Not only did the Prelude to Parsifal eloquently anticipate the doubt and pain that drives the rest of the opera, it also cast its spiritual crisis over later, predominantly German music. At least, I imagine that might have crossed François-Xavier Roth’s mind when he was programming his two “After Romanticism” concerts with the LSO, of which this was the first (the second is this Sunday, the 24th).
Roth has a gift for coaxing clarity and meaning from a score, something abundantly evident in this meticulously prepared performance of the Wagner, in which the instrumental blend was, as Debussy described it, “lit from behind”. The spaces between each long paragraph suggested a virtual dissolution of sound even if the Barbican Hall couldn’t provide it in reality, and the LSO’s playing was at its refined best, the anguished solo trumpet phasing in and out of the clouds of strings and the timpani rolls precisely judged to give an idea of distance and ritual.
A mere generation later, Alban Berg was up to his neck in free-range tonality and anguished introspection. The Swede Camilla Tilling has a flexible, silver soprano of great beauty and subtlety, which can work wonders in Richard Strauss and Mozart. It is not, however, a large voice and in Berg’s Seven Early Songs it struggled to free itself from the orchestra, thus denying the music its prime expressive resource. The vocal line cries out for sensuality and self-absorption, rather than the weightless obbligato on offer here. Roth kept the LSO as restrained as possible, responding with admirably spectral timbres, but the moments when Tilling opened out didn’t always sound comfortable. She was at her best in the quiet ecstasy of ‘Nacht’, the suspended melancholy of ‘Schilflied’ and the Wolf-like charm of ‘Im Zimmer’, but you felt that Berg’s orchestrations took precedence.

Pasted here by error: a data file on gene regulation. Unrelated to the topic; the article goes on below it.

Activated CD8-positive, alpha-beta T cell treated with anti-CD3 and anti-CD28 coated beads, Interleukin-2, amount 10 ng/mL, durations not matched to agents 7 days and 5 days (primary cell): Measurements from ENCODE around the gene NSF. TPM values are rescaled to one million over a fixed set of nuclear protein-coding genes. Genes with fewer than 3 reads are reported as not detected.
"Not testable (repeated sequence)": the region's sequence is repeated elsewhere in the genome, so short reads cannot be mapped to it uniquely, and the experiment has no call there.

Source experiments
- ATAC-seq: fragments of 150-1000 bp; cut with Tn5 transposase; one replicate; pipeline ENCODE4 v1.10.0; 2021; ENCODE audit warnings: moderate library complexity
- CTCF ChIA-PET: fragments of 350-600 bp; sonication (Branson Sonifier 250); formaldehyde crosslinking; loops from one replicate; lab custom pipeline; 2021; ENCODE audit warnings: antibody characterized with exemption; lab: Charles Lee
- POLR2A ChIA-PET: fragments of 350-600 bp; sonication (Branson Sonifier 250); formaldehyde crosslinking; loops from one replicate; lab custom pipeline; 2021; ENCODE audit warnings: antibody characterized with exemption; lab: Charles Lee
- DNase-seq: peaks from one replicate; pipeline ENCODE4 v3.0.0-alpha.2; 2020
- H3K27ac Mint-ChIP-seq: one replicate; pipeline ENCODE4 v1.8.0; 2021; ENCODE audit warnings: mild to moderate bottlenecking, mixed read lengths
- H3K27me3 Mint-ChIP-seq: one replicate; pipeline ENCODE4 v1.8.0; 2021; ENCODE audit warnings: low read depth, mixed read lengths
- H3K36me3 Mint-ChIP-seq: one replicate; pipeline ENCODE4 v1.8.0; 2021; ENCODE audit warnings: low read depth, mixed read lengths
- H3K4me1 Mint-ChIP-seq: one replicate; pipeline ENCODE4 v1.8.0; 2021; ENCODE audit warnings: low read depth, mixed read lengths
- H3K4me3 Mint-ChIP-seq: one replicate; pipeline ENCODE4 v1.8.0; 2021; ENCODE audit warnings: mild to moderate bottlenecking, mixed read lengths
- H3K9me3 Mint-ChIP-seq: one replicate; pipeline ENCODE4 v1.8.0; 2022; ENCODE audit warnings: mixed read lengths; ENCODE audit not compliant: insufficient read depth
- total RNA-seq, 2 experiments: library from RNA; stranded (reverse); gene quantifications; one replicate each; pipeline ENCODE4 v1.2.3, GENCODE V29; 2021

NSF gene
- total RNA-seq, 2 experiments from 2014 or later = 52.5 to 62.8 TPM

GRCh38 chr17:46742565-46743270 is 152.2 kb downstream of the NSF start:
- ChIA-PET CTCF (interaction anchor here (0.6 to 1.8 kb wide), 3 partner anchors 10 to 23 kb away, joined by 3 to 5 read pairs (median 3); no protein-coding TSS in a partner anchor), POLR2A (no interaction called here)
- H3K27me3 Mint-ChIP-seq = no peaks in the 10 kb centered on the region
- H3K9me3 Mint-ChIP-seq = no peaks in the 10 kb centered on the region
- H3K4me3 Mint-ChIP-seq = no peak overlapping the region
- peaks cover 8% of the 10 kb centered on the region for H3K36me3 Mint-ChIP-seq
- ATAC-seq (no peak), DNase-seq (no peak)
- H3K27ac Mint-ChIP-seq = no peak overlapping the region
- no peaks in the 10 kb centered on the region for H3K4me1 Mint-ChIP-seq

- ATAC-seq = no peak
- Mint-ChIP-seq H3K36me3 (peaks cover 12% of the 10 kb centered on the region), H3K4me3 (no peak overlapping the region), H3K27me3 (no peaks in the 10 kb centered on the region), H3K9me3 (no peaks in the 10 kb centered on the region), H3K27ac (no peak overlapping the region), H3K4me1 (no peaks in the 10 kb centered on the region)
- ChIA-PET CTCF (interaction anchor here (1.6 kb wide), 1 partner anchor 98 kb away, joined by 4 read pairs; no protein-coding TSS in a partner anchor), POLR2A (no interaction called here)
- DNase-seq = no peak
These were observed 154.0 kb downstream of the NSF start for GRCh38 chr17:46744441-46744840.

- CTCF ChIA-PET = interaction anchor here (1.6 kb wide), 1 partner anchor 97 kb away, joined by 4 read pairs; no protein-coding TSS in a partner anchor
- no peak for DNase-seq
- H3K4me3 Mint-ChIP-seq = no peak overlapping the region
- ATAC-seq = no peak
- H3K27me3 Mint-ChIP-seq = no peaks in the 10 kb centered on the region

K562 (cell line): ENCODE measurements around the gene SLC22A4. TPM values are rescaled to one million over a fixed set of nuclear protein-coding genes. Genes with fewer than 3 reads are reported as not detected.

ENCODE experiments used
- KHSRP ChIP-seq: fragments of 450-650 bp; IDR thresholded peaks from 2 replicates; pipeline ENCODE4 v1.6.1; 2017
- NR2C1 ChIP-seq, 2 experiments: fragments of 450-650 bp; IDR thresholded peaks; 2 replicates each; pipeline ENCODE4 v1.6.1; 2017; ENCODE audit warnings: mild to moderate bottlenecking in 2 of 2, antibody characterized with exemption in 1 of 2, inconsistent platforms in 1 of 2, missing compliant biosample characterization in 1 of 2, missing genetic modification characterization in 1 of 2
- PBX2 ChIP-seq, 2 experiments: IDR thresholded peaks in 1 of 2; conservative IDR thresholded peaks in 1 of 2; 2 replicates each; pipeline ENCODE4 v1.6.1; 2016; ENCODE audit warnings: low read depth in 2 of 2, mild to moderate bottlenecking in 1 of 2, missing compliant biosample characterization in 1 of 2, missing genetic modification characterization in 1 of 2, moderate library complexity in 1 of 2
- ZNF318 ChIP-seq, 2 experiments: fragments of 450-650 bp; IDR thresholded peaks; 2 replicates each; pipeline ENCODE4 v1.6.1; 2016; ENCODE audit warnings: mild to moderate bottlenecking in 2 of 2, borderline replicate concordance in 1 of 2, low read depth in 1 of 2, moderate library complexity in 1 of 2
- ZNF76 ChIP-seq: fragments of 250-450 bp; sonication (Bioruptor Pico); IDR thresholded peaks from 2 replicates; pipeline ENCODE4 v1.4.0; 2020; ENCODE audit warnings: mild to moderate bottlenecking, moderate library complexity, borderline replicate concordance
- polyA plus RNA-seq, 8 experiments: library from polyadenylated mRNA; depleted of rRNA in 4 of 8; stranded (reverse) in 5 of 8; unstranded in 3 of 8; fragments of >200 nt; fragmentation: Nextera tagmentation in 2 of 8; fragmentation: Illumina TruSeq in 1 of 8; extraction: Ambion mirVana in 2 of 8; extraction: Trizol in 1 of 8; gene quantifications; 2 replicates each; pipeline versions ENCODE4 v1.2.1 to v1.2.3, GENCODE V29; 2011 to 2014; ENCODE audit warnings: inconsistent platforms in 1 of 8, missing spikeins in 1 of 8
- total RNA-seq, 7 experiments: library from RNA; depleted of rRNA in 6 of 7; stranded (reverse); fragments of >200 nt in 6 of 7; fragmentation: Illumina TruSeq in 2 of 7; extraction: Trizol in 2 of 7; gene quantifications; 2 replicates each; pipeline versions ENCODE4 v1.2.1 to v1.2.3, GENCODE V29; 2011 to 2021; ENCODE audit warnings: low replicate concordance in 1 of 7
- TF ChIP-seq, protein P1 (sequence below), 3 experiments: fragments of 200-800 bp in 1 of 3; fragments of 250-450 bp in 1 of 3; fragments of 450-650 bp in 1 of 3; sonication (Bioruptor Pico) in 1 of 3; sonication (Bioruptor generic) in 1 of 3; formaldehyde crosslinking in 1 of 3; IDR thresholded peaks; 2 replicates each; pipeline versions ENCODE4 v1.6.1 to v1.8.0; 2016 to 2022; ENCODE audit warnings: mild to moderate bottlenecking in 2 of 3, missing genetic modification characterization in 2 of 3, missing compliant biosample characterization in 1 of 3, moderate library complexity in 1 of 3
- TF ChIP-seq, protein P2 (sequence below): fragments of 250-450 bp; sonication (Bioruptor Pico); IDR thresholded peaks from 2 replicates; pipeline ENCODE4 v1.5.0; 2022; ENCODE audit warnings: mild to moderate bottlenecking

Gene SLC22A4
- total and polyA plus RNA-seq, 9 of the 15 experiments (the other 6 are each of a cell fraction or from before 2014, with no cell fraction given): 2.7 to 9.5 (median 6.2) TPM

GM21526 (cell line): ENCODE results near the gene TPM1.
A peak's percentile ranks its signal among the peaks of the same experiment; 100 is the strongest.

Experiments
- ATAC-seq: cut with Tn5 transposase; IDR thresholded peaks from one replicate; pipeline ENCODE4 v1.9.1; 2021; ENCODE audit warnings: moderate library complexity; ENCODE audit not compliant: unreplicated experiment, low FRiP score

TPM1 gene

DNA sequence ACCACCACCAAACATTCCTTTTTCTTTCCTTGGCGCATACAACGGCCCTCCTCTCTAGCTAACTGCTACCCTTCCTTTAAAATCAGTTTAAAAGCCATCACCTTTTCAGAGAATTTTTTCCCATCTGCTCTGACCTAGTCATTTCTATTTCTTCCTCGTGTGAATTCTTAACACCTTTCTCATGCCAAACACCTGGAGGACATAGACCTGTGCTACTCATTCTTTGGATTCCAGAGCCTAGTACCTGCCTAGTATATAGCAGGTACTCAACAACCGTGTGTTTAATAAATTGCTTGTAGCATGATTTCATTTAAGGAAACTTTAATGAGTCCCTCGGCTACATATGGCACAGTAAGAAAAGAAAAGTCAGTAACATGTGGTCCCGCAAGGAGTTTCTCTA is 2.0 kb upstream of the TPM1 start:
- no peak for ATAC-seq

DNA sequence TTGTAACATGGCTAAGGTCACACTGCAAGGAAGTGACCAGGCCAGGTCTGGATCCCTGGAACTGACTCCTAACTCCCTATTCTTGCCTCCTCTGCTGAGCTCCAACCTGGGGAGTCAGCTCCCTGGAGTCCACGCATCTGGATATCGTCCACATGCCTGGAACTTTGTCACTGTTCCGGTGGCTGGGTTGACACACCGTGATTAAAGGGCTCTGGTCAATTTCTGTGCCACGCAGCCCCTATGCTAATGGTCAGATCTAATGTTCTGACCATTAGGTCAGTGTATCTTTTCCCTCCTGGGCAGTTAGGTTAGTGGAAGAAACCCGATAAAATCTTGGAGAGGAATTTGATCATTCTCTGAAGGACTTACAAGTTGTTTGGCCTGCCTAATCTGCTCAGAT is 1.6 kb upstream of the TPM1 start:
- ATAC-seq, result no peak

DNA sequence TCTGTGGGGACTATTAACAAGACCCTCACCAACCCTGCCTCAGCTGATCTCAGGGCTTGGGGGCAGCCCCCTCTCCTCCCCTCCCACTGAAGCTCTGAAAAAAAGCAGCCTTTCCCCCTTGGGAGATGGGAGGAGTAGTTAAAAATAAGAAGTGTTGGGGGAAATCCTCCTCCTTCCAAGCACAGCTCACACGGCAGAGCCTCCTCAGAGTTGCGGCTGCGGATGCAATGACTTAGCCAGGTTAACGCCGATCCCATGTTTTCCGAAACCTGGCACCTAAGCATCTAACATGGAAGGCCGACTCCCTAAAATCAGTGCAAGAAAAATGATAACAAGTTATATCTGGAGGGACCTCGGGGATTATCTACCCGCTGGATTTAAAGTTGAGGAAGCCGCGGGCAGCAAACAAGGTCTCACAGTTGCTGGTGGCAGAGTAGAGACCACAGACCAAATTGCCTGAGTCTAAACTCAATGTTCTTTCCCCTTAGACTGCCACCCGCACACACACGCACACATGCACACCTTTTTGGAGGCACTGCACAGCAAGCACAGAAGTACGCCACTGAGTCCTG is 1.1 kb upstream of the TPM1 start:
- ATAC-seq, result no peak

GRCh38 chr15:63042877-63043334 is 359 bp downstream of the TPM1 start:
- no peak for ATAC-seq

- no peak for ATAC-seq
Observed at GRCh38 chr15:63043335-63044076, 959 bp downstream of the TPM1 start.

If Roth had sustained the level of imagination that defined the first two movements of Mahler’s Fifth then this would have been a great performance of this famously conflicted Symphony. The opening trumpet call, trenchantly articulated by Nicholas Betts, hovered uneasily between Reveille and Last Post, and Roth handled the first-movement’s funeral march’s gravitational pull towards fragmented sorrow with great decisiveness. Even better, though, was Roth’s uncanny ability to persuade us that the second movement provides the sub-text of the first, as though only practical considerations prevented them both from being played simultaneously. The result was hugely personal and involving.
The Scherzo, though brilliantly played (with Vittorio Schiavone’s magical horn obbligato delivered from his seated position) lost its sense of direction, and the Adagietto, at ten minutes’ duration, flowed easily enough but missed the wonder of an intensely withdrawn love-song. Roth was back on track with a heart-on-sleeve reading of the Finale, high on incisive characterisation – the Allegro transformation of the Adagietto theme sounded almost outraged, as though it had been goosed – and surging forward on a rippling, muscular rhythm.
The French conductor, a frequent flyer with the LSO and a master of many styles, is back in March to continue his work with the LSO Futures series as well as directing a focus on the music of Thomas Adès.